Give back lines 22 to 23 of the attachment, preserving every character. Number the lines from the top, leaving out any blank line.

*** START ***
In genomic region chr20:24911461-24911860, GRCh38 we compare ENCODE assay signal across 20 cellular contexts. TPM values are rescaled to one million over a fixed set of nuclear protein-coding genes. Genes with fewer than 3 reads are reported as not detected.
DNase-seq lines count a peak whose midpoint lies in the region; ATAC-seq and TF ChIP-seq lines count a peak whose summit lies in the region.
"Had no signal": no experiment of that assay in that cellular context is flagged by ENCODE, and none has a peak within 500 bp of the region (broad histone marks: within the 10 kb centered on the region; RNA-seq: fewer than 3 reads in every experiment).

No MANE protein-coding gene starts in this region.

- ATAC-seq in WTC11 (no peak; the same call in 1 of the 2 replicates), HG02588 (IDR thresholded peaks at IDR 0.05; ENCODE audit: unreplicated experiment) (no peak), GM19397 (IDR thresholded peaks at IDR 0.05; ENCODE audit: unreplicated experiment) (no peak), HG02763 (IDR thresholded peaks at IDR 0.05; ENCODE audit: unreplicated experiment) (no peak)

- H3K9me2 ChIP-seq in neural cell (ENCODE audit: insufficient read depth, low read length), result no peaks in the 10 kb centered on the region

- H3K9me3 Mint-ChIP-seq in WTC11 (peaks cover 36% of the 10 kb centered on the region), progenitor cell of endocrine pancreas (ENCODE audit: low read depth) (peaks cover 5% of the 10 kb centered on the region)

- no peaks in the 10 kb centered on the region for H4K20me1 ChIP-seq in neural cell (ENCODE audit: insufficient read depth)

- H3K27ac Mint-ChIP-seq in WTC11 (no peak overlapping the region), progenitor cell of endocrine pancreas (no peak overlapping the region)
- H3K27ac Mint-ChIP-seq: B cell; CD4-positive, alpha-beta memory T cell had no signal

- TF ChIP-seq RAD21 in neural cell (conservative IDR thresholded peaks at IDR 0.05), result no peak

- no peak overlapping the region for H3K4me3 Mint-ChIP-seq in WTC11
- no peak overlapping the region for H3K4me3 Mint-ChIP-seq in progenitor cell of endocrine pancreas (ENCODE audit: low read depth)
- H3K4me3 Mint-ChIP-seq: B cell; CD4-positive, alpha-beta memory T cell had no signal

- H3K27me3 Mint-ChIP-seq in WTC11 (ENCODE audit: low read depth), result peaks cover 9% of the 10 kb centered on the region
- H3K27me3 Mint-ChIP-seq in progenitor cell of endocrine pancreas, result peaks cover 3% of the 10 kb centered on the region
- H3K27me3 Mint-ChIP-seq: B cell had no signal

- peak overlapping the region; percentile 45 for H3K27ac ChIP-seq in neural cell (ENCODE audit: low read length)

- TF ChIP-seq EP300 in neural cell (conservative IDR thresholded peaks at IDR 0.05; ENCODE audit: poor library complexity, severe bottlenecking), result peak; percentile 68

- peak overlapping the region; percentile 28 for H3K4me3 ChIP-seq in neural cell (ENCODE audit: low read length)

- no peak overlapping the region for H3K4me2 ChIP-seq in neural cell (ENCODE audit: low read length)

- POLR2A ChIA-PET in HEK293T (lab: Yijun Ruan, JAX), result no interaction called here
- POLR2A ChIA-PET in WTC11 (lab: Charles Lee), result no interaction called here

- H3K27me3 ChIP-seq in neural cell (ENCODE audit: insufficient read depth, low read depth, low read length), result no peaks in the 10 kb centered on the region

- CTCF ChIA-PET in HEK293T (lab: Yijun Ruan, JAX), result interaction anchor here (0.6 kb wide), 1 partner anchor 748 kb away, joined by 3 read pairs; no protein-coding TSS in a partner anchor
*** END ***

- POLR2A ChIA-PET in HEK293T (lab: Yijun Ruan, JAX), result no interaction called here
- POLR2A ChIA-PET in WTC11 (lab: Charles Lee), result no interaction called here